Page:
The recent kerfuffle over Uber and Lyft employees being able to track the locations that individual customers get picked up and dropped off at reminded me of an incident back when I worked at WebTV Networks in 1996.
WebTV, for those who don’t remember, was a set-top box that allowed users to surf the web and send e-mail using a wireless keyboard and their television. It was truly a revolutionary device, and it was put together by some of the smartest people in Silicon Valley. It launched with devices manufactured by Sony and Philips, with the service run by WebTV. This was the early days of the Internet – the first mainstream browser Netscape was only introduced in late 1994, and Internet Explorer about a year earlier in 1995. These were dial-up days, when most people were not yet on the Internet, and those that were mostly accessed it via their telephone lines (at university were were able to access it via AppleTalk). The WebTV box had a modem inside and would dial-up to the WebTV Networks service, which was an ISP.
Dial-up ISP Business Model
The business model of dial-up ISPs was interesting in that they did not have the ability to allow all of their customers to connect at once, since that would be cost-prohibitive. Having a modem for every customer would be crazy. Most people spent less than 20 minutes online at a time. Surf a few web sites, send a few e-mails, that was it. ISPs would bank, literally, on this fact, and only have enough modems available to handle the average number of users, not the total number of users. It was possible during peak moments that you’d get a busy signal. In order to lower the possibility of this, WebTV’s box would automatically disconnect users if they were idle for more than 20 minutes. That’s an important point (the 20 minutes part) to what we discovered in the early days of the service.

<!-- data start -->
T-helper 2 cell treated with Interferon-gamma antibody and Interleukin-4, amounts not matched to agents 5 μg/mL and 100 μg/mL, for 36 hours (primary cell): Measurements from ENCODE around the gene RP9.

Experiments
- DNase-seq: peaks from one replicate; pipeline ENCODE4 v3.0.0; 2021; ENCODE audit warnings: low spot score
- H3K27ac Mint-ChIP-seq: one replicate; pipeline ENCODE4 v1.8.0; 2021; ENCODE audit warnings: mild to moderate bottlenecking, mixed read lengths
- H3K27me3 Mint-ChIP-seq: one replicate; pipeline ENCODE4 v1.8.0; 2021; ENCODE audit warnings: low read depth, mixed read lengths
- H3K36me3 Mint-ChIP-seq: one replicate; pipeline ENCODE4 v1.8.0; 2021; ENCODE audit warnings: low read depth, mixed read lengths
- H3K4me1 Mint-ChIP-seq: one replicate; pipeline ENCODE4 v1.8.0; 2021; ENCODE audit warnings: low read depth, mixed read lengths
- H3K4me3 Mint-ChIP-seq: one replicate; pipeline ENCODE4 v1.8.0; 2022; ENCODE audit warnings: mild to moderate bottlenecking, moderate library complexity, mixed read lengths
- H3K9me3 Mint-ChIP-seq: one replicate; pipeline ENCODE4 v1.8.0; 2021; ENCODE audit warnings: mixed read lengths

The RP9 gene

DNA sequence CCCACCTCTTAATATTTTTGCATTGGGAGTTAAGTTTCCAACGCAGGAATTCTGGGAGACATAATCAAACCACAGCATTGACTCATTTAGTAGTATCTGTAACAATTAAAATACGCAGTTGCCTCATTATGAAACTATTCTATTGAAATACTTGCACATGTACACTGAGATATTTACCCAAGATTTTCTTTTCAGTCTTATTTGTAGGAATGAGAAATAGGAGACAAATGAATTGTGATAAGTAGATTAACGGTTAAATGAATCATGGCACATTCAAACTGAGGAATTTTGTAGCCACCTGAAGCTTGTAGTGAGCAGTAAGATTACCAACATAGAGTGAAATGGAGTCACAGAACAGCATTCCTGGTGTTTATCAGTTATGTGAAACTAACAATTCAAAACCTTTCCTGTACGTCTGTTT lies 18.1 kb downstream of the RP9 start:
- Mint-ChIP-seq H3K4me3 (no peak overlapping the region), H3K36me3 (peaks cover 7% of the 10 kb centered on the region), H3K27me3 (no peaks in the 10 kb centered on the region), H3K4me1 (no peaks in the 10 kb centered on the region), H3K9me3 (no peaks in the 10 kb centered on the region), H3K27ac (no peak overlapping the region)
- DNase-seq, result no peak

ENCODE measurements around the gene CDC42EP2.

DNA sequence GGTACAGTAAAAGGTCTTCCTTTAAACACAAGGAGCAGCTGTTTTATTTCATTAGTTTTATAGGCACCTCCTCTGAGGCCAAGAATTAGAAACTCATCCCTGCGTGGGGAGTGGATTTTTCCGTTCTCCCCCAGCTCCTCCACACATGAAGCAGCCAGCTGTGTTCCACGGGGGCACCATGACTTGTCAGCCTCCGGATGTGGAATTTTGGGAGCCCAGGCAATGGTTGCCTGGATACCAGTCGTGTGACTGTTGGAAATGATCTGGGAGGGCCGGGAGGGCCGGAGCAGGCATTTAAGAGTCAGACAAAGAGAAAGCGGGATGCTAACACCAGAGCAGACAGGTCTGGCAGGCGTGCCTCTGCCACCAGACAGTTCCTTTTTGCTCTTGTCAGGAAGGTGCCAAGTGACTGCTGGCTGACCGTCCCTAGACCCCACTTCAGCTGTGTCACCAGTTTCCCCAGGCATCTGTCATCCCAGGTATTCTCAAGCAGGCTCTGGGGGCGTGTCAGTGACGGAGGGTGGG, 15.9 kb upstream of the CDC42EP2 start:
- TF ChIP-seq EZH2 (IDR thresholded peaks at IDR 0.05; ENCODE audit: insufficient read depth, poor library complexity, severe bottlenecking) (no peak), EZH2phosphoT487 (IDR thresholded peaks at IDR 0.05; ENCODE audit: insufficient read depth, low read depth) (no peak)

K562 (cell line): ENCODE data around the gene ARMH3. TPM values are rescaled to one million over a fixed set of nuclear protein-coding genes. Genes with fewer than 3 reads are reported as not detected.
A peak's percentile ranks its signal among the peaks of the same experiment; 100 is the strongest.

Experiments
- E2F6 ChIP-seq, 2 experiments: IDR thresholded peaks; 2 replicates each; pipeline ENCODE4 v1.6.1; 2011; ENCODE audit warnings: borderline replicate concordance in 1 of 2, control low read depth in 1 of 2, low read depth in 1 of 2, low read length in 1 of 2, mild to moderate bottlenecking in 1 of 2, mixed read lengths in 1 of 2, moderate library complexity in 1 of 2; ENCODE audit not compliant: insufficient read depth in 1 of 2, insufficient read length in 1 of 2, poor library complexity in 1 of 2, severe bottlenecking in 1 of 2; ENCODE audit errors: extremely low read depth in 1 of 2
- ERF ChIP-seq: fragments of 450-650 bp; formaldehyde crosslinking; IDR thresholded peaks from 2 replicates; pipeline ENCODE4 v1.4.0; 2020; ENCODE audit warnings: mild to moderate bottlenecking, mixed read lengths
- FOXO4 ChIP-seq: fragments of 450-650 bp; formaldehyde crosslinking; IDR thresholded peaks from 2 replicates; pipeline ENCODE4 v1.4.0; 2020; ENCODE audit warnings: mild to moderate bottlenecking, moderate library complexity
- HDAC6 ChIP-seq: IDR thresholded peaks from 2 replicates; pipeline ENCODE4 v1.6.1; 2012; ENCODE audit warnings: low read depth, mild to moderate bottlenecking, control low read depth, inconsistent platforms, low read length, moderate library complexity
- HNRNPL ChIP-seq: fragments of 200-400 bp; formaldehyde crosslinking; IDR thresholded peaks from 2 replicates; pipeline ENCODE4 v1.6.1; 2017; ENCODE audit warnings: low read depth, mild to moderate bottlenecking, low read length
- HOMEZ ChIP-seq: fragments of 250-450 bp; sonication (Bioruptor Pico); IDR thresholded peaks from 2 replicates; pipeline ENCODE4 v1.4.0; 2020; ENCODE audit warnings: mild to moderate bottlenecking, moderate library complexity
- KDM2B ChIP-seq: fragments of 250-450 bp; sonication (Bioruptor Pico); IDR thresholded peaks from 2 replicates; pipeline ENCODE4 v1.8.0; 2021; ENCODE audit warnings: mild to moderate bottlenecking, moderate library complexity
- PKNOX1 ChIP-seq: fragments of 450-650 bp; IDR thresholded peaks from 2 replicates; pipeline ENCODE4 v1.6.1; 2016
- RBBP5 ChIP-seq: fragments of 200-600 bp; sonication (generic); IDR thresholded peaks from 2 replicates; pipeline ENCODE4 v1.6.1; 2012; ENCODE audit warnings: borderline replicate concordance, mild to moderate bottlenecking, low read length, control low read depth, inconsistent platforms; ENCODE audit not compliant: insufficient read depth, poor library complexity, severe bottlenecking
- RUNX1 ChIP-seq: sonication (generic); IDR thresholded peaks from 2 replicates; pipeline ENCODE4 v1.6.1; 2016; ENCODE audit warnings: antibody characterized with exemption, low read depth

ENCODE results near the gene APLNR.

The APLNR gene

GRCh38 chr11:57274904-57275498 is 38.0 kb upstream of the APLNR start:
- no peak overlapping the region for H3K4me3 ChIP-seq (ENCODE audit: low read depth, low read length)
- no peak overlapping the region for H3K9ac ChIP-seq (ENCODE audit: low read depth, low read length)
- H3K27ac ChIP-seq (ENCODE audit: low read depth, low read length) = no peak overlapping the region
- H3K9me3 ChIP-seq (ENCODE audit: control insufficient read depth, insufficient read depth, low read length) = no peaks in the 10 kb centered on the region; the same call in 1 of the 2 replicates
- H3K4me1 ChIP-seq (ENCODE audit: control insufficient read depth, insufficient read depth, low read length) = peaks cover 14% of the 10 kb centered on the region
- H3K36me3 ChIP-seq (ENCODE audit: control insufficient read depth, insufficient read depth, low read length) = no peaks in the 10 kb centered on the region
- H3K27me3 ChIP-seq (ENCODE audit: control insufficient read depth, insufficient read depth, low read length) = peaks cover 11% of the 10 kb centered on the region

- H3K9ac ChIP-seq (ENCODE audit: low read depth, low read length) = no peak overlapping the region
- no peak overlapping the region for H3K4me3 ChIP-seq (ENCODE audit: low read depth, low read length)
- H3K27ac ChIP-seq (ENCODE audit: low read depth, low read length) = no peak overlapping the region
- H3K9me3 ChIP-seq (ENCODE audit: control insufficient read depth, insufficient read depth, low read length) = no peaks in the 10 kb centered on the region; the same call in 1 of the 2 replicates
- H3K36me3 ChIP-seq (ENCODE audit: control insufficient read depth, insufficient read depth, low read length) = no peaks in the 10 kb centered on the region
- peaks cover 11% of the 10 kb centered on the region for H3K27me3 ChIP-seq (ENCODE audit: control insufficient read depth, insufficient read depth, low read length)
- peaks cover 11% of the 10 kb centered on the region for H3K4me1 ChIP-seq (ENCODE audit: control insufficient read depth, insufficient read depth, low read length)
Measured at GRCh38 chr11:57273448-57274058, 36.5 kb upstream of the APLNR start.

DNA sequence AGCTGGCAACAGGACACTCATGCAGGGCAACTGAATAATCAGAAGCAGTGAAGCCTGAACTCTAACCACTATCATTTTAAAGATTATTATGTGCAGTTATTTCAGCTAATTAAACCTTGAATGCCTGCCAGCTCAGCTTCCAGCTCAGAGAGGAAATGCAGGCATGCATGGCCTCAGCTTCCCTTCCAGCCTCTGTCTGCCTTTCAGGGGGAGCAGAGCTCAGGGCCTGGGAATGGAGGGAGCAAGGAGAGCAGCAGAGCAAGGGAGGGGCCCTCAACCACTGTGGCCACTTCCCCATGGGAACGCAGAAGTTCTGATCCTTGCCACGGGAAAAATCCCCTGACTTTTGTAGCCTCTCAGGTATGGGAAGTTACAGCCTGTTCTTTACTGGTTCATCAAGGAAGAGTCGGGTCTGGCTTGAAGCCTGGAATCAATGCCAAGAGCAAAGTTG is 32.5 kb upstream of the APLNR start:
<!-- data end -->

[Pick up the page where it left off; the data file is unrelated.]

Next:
The Launch of WebTV
WebTV launched their service on September 18, 1996. In the first couple of weeks there were only about 200 users who had gone to their local electronics store, bought the box, and signed up for the service. Keep in mind Amazon was only selling books back then, so people had to actually hear about WebTV through traditional advertising and go to a physical store to buy it.
WebTV had a developer whose job was, at least partly, to generate statistics on usage patterns. This was critical to WebTV at a time when many websites didn’t work on both Netscape and IE, let alone on the WebTV browser. Figuring out which sites were the most popular, and which types of sites people were most likely to visit, focused the QA team to check sites and report problems to the software team to improve the browser so more sites would look good on the WebTV browser.
Lies, Damn Lies, and Statistics